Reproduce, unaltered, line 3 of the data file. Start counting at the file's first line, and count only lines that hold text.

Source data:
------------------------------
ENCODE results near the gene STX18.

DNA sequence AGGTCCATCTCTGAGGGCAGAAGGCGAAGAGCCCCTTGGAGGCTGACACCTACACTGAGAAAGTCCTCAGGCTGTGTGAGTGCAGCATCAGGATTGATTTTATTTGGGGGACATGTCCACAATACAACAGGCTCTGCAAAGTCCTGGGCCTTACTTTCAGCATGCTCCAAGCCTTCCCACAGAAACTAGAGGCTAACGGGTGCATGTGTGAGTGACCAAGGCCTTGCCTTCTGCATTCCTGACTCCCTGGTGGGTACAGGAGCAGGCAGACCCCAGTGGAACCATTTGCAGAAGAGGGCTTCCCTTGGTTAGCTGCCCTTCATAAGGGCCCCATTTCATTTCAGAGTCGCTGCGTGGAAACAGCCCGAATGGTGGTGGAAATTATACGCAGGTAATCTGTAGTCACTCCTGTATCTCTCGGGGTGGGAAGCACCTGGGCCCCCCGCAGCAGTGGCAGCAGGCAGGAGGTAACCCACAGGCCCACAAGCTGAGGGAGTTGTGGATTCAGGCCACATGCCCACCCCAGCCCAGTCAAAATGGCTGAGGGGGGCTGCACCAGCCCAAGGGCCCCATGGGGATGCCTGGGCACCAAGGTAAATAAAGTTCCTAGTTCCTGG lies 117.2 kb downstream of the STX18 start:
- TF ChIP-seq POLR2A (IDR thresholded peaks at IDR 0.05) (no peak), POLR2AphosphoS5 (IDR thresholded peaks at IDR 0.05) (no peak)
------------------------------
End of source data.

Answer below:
- TF ChIP-seq POLR2A (IDR thresholded peaks at IDR 0.05) (no peak), POLR2AphosphoS5 (IDR thresholded peaks at IDR 0.05) (no peak)